chart shows number of drivers in accidents involving injury

The social lifestyle of young newly licensed drivers makes them particularly vulnerable. Accidents involving young drivers often occur at night on weekends. These are often single vehicle accidents with high speed as a contributory factor. Several passengers are commonly found in the car. The drivers are often young men, and the cars are usually of an older model. The injuries in accidents where young people are involved are often more serious due to the fact that many neglect to use their seat belts and the cars are often older with fewer built-in safety features. While driving under the influence of alcohol does not appear to be common, those young drivers who actually have consumed alcohol are subjected to a considerably greater risk than impaired drivers in other ages (Gregersen, N P, 1996).

Fatal accidents in connection with overtaking or where pedestrians are involved are also common amongst drivers who have only had their licence for a very short time.

Two-thirds of those accidents causing injury that happen during practice driving occur on roads where the speed limit is 70 km/h or more. The most common kinds of accident are either rear-end collisions or those that occur at intersections. Nearly all accidents causing death that happen while practice driving have been on county, national or European highways where the speed limit is 70 km/h or higher. Single vehicle accidents and head-on collisions are the most common type here (Swedish National Road Administration, 1998-99).

Present-day driver education

The purpose of driver education is to promote road safety. In light of the fact that the risk levels are so much higher for novice drivers, it can hardly be considered that driver education up until the present has been sufficiently effective. In the past, driver education has focused on technical driving skills and mechanical knowledge about vehicles. For a long time, this was viewed as the most successful way to achieve safe traffic behaviour. It took several decades before the driver's role and the psychological aspects of driving were incorporated into driver education (Franke et al, 1995). With time, research has shown more and more clearly that a safe style of driving is characterised more by drivers thinking ahead and avoiding risky situations.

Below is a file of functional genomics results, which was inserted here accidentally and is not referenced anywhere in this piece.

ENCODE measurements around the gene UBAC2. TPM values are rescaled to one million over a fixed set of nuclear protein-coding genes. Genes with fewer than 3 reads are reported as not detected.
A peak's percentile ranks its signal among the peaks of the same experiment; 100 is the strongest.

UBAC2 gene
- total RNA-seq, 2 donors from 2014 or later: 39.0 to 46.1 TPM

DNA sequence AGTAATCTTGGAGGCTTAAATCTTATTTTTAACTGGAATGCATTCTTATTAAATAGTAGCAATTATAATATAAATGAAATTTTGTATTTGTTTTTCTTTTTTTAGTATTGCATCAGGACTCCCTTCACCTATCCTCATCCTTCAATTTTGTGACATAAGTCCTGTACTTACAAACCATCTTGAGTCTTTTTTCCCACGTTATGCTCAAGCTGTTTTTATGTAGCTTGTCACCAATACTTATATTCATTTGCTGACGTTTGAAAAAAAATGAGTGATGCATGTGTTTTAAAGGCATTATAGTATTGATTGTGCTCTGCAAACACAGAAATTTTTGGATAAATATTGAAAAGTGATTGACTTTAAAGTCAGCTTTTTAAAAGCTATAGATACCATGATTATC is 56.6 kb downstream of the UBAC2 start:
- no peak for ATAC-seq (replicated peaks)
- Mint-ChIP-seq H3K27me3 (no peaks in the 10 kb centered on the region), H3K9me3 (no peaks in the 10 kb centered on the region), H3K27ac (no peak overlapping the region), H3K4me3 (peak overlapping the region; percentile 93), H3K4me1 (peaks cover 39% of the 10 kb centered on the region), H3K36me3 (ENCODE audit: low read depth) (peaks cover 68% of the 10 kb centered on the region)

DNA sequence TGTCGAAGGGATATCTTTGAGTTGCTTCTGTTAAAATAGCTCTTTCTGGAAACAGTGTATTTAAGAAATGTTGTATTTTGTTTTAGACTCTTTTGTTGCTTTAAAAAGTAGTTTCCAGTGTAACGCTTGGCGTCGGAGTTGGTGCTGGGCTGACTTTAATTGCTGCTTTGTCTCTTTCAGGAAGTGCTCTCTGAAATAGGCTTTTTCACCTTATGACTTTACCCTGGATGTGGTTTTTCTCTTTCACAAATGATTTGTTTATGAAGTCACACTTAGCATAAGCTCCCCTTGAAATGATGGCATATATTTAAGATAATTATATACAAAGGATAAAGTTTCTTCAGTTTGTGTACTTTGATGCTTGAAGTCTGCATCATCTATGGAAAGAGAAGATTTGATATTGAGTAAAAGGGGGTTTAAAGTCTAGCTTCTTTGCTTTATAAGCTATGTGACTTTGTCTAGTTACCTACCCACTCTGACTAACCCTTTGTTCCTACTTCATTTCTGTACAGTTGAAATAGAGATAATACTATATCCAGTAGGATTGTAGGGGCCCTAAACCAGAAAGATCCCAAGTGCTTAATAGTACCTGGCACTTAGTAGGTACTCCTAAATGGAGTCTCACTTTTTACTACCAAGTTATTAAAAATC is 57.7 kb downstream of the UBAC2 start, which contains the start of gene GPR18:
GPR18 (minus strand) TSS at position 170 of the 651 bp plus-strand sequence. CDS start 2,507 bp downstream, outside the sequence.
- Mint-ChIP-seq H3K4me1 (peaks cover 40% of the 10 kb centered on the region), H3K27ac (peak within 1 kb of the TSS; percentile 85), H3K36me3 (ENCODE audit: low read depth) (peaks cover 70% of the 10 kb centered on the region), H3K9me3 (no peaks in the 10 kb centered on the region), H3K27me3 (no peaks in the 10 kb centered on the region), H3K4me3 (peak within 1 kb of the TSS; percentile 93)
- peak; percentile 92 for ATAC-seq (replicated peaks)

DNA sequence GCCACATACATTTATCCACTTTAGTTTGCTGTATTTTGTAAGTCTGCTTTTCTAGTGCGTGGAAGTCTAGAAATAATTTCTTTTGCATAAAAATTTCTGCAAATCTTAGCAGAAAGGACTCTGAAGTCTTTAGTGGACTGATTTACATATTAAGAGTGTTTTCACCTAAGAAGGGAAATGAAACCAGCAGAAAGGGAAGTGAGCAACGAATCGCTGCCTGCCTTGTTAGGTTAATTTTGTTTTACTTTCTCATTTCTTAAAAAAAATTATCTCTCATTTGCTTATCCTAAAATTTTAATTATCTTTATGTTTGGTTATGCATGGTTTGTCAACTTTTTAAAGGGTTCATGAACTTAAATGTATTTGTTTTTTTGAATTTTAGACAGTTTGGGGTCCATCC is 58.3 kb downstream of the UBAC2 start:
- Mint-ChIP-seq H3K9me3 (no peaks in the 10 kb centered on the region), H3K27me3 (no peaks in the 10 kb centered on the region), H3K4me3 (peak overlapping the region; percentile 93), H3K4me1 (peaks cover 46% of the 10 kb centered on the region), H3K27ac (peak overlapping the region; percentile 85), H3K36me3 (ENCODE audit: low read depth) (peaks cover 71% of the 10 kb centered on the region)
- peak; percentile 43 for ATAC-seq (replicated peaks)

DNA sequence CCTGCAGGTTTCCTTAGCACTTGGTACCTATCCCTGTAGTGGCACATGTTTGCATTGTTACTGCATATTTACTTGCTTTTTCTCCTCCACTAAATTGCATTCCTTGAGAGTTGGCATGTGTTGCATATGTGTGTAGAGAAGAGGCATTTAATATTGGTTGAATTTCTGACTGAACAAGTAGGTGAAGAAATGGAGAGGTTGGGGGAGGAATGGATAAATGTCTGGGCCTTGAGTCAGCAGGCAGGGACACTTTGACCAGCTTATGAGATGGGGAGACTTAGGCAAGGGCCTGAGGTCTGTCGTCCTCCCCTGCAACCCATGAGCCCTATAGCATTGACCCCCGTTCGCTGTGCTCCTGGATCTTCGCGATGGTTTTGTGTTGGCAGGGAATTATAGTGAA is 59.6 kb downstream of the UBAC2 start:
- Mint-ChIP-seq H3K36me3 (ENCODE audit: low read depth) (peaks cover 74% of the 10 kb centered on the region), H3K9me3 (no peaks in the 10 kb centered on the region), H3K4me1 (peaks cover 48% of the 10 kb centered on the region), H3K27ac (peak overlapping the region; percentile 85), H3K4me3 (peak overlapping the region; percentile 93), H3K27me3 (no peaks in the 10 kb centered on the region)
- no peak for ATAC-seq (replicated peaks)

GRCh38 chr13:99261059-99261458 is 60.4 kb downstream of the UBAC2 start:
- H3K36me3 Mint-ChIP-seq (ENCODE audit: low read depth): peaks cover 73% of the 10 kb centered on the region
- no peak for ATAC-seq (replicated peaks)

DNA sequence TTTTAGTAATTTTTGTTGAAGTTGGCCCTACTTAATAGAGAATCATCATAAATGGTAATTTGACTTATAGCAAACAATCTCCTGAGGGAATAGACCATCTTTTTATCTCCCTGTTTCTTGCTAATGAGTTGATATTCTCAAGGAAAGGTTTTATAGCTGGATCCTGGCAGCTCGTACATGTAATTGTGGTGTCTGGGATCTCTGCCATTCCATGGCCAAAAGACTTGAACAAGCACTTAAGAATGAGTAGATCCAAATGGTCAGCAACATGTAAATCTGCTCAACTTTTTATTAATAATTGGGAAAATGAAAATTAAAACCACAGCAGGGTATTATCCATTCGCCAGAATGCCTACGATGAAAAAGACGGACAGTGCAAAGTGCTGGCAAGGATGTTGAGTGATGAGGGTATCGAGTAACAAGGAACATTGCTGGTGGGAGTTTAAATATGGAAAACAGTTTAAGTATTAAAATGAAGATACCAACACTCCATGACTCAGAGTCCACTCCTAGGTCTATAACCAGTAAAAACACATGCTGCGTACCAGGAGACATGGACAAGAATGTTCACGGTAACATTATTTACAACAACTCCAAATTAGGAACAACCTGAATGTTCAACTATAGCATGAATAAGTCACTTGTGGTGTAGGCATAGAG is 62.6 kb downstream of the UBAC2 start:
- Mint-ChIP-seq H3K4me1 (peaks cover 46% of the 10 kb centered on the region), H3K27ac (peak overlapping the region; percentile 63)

In 1993 new regulations permitted practice driving from the age of 16. An evaluation of this reform clearly indicated that the risk of being involved in an accident causing injury during the first years of driving is much less (about 25%) for those who had accumulated more experience as learner drivers (Gregersen, N P et al., 1998). For somewhat similar reasons the so-called "graduated driver education systems" have been shown to significantly enhance road safety. This way of running driver education, in stages over a longer period of time, has been successful in those countries where it has been put into practice. These are some of the reasons for emphasising the importance of graduated driver education as an element in the work aiming at Vision Zero.

If a reform of the driver education system is to contribute to the attainment of the road safety goals, it must lead to fewer deaths and serious injuries in traffic, particularly where newly licensed drivers are concerned. This in turn means that better education must result in lower risks for this category of driver. Changes in the driver education system and/or other factors can entail novice drivers driving more, both as learners and immediately after having passed the driving test. It is therefore important that the risk is reduced enough to fully compensate for the increase in traffic casualties that otherwise can be expected as a result of more driving.

The SNRA's assignment